Human staff

A van with "free candy" painted on its side
Any email from “Campus IT” asking for your password = the above picture. Source:

The biggest security loophole in any IT environment is your average human. Humans plug in USB sticks left behind in the computer lab into their workstation, they download files from emails or websites, and they keep clicking on those flashing pop-ups. Humans are also too trustworthy – you’ve probably seen the email where “Campus IT” is asking for your password so they can increase your storage quota. Many people still email their passwords and other sensitive information because they truly believe that the email is from IT, their bank, that businessman overseas, and so on. The best way to close the human loophole is through training. Training library staff in security issues can take on many forms. For example, at our monthly library staff meeting at Grinnell College we dedicate 10-15 minutes for “Tech Topics” where we regularly cover security topics, including what to do when you think your computer is infected, passwords, and data security. Staff have access to resources covered at these meetings in our shared drive for future reference.

Unfortunately, you cannot completely close the human loophole. While you can control the staff side, you cannot prevent a student giving out their password to their friends, or a faculty member giving their password to a colleague at a different institution. Not all is lost – tightening other loopholes does help with dealing with the user loophole.

Where to start

There’s a lot to keep track of when you are tackling IT security at your library; you might feel overwhelmed, not knowing where to start. Here are a few places and resources to help you start:

Campus IT: Most likely your campus IT department already has campus-wide policies on various topics, including password changes, what standards 3rd party vendors must meet when storing institutional data on off campus servers, and what to do when you suspect a networked computer is infected with a virus. Read the policies and talk to your campus IT staff to see how you can adapt their policies in your library’s specific needs.

SEC4LIB: Blake Carver, of LISNews fame, has created an online resource dedicated to library IT security. The website has a number of resources as well as a wiki with some outlines covering general IT security issues. If you find yourself with a library IT security question, there is a listserv where like-minded library staff can point you in the right direction.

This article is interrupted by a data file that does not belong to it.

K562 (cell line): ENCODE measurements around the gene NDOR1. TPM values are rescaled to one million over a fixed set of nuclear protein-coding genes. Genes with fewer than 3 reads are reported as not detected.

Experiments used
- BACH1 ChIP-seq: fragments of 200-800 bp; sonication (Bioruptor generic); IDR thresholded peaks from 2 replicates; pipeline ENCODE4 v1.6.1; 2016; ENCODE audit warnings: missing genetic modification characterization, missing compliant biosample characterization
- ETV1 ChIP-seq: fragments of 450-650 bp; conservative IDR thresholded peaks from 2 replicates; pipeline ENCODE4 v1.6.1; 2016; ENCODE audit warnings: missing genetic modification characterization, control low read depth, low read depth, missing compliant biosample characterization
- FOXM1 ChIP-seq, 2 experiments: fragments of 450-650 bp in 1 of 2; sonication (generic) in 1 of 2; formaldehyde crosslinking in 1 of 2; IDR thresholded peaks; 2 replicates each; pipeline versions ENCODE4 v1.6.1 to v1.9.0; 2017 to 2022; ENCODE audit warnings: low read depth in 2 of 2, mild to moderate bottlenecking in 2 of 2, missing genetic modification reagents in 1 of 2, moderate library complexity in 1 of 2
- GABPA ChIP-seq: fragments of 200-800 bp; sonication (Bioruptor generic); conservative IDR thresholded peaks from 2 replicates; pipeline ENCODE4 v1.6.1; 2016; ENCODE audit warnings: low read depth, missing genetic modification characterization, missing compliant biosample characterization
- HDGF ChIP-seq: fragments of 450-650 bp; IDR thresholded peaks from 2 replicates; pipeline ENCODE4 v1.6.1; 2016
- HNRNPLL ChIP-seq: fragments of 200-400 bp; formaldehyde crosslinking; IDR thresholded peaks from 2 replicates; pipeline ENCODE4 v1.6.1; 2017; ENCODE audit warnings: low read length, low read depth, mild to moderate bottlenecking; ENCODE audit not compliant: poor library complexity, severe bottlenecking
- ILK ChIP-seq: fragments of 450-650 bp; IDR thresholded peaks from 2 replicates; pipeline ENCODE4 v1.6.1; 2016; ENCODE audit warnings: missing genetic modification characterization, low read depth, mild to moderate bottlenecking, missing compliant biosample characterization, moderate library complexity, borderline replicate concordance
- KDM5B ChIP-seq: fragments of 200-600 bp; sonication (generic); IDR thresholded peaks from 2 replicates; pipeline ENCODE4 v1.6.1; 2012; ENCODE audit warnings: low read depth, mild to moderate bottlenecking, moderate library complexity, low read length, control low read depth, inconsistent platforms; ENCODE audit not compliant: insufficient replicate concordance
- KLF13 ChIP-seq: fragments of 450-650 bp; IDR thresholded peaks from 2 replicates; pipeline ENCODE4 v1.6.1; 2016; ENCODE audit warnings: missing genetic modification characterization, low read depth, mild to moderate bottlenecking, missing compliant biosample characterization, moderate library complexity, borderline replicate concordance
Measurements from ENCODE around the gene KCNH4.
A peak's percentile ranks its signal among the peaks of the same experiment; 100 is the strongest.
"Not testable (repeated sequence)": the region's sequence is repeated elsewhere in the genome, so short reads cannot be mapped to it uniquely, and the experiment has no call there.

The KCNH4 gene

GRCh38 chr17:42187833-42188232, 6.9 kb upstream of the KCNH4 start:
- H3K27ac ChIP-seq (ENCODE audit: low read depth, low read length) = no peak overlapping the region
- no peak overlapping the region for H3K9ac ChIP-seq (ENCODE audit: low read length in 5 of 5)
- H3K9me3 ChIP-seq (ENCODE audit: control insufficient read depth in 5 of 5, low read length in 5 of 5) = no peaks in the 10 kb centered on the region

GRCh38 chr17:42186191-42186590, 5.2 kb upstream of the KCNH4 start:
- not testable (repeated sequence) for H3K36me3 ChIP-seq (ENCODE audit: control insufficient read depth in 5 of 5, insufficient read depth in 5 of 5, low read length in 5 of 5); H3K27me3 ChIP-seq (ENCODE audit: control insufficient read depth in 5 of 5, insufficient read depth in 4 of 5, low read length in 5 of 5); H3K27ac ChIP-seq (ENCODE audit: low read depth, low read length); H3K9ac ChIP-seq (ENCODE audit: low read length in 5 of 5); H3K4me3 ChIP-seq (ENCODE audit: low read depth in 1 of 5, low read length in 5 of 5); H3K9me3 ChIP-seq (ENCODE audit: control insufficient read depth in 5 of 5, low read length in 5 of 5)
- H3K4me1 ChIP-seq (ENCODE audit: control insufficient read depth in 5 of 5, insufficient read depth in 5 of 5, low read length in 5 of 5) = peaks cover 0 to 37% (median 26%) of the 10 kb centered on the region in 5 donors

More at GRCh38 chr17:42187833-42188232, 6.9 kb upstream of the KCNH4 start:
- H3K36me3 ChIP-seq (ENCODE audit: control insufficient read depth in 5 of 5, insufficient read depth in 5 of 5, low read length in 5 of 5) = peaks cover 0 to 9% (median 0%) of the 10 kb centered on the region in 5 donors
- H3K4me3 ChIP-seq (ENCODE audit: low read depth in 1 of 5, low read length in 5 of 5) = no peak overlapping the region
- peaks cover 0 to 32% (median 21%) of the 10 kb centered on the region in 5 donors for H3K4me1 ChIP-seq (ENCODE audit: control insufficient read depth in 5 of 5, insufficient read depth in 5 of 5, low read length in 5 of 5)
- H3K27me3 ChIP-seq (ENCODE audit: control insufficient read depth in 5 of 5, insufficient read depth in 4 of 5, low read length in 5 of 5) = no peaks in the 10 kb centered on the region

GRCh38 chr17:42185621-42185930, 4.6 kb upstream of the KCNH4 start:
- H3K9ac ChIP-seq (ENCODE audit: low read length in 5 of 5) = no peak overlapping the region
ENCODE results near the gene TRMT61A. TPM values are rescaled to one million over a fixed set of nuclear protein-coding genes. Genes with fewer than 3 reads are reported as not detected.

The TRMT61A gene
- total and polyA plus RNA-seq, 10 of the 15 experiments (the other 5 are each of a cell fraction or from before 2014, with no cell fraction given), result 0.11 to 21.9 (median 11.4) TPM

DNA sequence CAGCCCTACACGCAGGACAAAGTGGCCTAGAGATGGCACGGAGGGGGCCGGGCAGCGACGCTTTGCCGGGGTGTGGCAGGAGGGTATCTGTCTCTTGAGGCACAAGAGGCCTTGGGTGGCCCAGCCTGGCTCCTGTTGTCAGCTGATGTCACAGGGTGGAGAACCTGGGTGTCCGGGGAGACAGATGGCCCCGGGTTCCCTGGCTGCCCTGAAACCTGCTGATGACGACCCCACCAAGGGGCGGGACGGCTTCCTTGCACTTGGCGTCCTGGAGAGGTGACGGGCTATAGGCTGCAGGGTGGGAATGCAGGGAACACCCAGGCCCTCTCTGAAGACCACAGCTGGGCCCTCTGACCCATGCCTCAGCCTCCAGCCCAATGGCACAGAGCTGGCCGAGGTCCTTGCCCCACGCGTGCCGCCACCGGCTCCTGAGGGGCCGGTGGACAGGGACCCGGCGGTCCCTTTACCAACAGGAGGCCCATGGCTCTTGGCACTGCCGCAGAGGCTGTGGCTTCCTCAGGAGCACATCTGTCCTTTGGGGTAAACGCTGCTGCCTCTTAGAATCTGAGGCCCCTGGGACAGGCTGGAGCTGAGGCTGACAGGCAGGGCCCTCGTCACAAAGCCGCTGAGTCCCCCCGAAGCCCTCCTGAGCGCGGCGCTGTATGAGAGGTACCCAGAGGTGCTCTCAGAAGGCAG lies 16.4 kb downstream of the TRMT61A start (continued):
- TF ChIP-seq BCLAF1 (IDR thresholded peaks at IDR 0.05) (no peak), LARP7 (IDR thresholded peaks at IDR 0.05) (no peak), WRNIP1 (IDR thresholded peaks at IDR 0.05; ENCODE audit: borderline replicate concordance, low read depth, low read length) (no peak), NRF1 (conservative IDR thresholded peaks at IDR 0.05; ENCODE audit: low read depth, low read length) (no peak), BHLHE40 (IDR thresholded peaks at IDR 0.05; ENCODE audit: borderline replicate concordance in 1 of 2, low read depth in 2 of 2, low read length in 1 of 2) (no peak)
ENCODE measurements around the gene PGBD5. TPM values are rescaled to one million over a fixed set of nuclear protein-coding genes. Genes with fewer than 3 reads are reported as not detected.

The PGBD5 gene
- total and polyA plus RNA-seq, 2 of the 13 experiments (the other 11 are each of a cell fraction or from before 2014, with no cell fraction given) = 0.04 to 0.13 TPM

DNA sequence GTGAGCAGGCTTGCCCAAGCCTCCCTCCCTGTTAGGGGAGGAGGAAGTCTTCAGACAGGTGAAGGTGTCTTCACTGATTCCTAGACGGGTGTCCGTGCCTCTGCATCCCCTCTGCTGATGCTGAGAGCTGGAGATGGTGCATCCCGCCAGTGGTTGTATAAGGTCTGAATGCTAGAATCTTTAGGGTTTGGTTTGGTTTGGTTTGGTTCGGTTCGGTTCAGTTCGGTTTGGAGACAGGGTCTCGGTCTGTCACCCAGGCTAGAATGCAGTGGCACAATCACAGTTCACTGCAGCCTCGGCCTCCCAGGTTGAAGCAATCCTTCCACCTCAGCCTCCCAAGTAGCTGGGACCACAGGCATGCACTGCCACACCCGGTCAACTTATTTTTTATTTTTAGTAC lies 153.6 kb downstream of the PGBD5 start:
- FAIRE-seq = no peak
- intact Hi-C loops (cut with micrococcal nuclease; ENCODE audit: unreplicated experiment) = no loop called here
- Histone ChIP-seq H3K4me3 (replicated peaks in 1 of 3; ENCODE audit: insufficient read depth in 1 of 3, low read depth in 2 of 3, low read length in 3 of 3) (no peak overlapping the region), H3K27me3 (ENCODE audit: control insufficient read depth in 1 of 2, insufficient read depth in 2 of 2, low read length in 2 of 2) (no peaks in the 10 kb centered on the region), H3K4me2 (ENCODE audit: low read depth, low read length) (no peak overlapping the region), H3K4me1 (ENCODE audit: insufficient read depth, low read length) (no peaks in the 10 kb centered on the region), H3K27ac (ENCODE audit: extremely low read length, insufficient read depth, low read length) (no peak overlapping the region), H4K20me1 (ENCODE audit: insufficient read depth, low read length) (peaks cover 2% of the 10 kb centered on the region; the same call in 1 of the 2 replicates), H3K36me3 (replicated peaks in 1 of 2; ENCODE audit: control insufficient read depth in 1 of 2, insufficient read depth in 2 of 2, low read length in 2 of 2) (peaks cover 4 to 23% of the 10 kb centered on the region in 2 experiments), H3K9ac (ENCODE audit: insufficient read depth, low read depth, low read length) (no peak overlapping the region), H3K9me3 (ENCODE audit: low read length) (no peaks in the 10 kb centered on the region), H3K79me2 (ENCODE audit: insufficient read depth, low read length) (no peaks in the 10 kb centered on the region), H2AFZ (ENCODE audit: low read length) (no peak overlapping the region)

Here!: Does your library have a security policy or action plan? Do you have a security horror story that you want others to learn from your mistake? Share them in the comments below.

  1. Schwartz, John. “Open-Access Advocate is Arrested for Huge Download.” New York Times, Jul 20, 2011.
  2. White, Heather Tones. “Electronic Resources Security: A look at Unauthorized Users.” Code4Lib Journal 12 (December 2010):
  3. Silver, T. Michael. “Monitoring Network and Service Availability with Open-Source Software.” Information Technology & Libraries 29, no. 1 (March 2010): 8-22.

One thought on “Security!”

  1. Still not sure what exactly caused this, but yesterday when I tried to get onto the net to connect to our library site, I got this message: “Your organization has blocked this site because of content (religion).” We are a seminary; all we do is research religion! Next computer gave me this message: “Your organization has blocked this tie because of content (web search).” A library that can’t connect to its own catalog is the ultimate in uselessness. Another office got a message about not being able to connect to “the cloud.” No matter what the IT person says, it seems to me someone is messin’ with us…